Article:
What is XXX or Triple X syndrome?
XXX syndrome (also called Trisomy X or Triple X) is caused by the presence of an extra ‘X’ chromosome in every cell. Typically, a female has two X chromosomes in every cell of their body, so the extra ‘X’ is unusual. The extra ‘X’ chromosome is typically inherited from the mother, but is a random event—not caused by anything she did or could prevent. Trisomy X is often not diagnosed until later in life, if ever. The risk of having a second child with an extra chromosome is approximately 1%, until mom is older than 38 years of age, as it is thought that this random event becomes more common as a woman ages. Prenatal testing is available in future pregnancies.
How common is Trisomy X?
The extra ‘X’ chromosome occurs in about one in every 1,000 newborn girls.
What are the features of Triple X syndrome?
Many girls and women with Triple X have no signs or symptoms. Signs and symptoms vary a lot between individuals, but can include:
- Tall stature (height)
- Possible mild facial characteristics: increased width between eyes, skin fold at inner eyelid (epicanthal fold), proportionately smaller head size
- Behavioral: introverted, difficulty with interpersonal relationships
How is Triple X diagnosed and treated?
XXX syndrome is diagnosed prenatally, through CVS or amniocentesis, or after the child is born by a blood test. These tests are all able to look at a person’s chromosomes (karyotype.) There is no way to remove the extra X chromosome. Treatment depends on what needs the child has. Girls with XXX syndrome may need to be seen by physical, developmental, occupational, or speech therapists if they have developmental or speech problems. Additionally, a pediatric psychologist or group therapy may be helpful if they have social troubles. Girls with Trisomy X are treated as any other child with a developmental or psychological concern would be treated.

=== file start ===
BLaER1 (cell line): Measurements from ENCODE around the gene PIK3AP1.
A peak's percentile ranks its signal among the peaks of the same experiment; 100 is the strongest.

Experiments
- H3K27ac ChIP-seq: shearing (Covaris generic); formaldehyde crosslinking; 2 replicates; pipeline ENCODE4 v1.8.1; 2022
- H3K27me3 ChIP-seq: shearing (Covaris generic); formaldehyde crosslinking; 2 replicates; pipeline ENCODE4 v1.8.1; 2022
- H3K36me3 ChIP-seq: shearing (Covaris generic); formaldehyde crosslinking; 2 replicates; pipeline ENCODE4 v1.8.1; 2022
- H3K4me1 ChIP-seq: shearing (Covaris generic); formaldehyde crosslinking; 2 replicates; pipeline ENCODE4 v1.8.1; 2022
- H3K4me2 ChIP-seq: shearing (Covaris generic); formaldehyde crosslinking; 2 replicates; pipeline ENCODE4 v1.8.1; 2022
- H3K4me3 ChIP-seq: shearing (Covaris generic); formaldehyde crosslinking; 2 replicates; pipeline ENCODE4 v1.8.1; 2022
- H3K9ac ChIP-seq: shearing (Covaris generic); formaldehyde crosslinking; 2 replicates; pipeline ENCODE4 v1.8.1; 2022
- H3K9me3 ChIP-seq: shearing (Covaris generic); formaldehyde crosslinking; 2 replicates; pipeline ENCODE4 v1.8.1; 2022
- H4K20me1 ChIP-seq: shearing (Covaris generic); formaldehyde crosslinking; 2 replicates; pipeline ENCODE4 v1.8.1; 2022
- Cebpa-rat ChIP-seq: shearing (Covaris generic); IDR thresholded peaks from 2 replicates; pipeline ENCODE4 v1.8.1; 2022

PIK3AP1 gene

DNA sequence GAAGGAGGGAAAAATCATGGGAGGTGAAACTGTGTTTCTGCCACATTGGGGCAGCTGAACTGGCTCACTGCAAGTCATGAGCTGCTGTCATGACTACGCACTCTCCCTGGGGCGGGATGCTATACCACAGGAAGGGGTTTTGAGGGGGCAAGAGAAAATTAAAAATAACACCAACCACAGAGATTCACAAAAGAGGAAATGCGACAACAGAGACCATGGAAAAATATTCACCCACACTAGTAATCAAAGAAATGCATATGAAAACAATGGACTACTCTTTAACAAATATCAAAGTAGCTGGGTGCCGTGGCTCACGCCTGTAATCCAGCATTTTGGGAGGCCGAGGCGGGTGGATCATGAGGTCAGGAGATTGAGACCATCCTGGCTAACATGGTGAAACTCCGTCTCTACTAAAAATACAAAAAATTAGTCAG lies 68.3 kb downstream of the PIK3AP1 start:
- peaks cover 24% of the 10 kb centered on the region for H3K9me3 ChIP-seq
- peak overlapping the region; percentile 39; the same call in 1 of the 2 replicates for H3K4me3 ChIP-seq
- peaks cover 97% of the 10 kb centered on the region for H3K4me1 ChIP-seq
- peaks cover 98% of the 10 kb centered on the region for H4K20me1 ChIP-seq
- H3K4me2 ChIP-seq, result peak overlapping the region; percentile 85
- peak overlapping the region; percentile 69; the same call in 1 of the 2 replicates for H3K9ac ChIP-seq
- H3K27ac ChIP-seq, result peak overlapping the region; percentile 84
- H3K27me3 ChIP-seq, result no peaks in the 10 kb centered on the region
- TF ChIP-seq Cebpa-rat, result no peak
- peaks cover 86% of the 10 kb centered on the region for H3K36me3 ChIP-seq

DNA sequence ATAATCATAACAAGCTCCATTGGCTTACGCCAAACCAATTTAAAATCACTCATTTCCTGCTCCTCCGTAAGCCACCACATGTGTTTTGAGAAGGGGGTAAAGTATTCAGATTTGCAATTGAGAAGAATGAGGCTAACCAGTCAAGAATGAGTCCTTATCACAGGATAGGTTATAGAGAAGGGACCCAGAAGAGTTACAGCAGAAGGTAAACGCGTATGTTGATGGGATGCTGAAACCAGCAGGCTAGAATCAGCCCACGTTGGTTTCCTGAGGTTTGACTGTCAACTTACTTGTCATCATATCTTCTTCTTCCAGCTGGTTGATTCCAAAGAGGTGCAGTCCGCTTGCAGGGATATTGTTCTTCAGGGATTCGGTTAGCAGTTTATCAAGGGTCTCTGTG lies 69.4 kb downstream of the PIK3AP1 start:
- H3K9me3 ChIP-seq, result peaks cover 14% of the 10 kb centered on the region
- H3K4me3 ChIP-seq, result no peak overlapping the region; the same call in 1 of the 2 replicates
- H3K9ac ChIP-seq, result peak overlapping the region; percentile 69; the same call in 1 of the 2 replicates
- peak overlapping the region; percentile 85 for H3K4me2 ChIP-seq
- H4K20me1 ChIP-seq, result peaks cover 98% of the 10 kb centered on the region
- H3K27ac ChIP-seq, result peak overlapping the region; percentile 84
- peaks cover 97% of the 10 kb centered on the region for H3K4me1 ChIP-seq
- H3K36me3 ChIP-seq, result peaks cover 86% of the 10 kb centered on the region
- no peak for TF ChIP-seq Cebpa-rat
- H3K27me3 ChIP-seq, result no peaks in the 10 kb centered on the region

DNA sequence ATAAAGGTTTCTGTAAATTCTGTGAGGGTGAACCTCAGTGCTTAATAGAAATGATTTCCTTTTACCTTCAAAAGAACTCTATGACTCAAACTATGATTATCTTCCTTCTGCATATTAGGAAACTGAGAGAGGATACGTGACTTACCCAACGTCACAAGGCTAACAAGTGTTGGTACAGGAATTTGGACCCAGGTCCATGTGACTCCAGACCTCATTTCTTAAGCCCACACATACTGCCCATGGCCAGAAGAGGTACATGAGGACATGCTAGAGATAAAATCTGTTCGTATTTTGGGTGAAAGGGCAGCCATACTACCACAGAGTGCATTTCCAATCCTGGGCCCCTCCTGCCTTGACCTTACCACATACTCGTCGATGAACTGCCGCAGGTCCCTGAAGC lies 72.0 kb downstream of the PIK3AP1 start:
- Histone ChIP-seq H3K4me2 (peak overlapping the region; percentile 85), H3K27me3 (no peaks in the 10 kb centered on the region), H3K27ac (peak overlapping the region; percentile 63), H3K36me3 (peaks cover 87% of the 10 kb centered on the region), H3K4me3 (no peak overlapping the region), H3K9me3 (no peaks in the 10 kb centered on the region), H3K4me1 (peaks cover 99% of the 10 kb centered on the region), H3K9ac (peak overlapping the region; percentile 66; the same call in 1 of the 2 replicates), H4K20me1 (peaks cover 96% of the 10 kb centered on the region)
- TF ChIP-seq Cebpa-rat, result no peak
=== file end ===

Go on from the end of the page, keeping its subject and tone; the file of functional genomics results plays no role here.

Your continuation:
What is 46,XX/47,XXX mosaicism?
This describes a chromosome study that shows a mixture of normal cells and cells with an extra X chromosome. A girl with mosaicism will usually have fewer effects of the extra chromosome, because not all of her cells have this extra genetic material. She will probably not be much different than she would be if her chromosome study showed all normal cells.
Where can we find additional information and support?
Information and support:
- Triple X syndrome on the Genetics Home Reference, a guide to understanding genetic conditions. Includes links and tools for more in-depth information.
- Triple X Females: An Orientation—an online booklet on a Danish Turner syndrome website that has a good basic overview of the syndrome. It was written in 1991 and may be somewhat out of date.
- Trisomy X e-mail message group for all those affected by XXX syndrome.
- Klinefelter Syndrome and Associates is a non-profit organization that began to provide information and support for those affected by Klinefelter syndrome, but now has grown to cover many sex chromosome (X and Y chromosome) disorders, including Triple X.
Related topics on YourChild:
- YourChild: Genetic Syndromes
- YourChild: Chronic Conditions
- YourChild: Developmental Delay
- YourChild: Siblings of Children with Special Needs
Related services at the University of Michigan:
- Genetics Clinical Care: The Division of Pediatric Genetics provides service in the diagnosis, treatment and prevention of:
- birth defects
- structural abnormalities
- inherited diseases
- chromosomal abnormalities and mental retardation
Pediatric genetics also cares for children with genetic disorders. Services include an evaluation to identify genetic diseases, chromosomal analysis, amniocentesis for prenatal diagnosis, molecular and DNA diagnostics, genetic counseling.
Compiled by Kyla Boyse, RN. Reviewed by Autumn Tansky, MS.
Updated January 2013
U-M Health System Related Sites: